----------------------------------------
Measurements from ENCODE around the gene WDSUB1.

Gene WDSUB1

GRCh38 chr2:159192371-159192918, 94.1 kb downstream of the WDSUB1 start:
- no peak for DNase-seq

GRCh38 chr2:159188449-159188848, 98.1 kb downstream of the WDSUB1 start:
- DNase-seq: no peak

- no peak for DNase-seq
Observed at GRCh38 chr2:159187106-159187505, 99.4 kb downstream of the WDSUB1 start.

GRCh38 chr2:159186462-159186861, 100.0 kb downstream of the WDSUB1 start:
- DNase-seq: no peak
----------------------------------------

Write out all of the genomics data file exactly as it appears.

Measurements from ENCODE around the gene WDSUB1.

Gene WDSUB1

GRCh38 chr2:159192371-159192918, 94.1 kb downstream of the WDSUB1 start:
- no peak for DNase-seq

GRCh38 chr2:159188449-159188848, 98.1 kb downstream of the WDSUB1 start:
- DNase-seq: no peak

- no peak for DNase-seq
Observed at GRCh38 chr2:159187106-159187505, 99.4 kb downstream of the WDSUB1 start.

GRCh38 chr2:159186462-159186861, 100.0 kb downstream of the WDSUB1 start:
- DNase-seq: no peak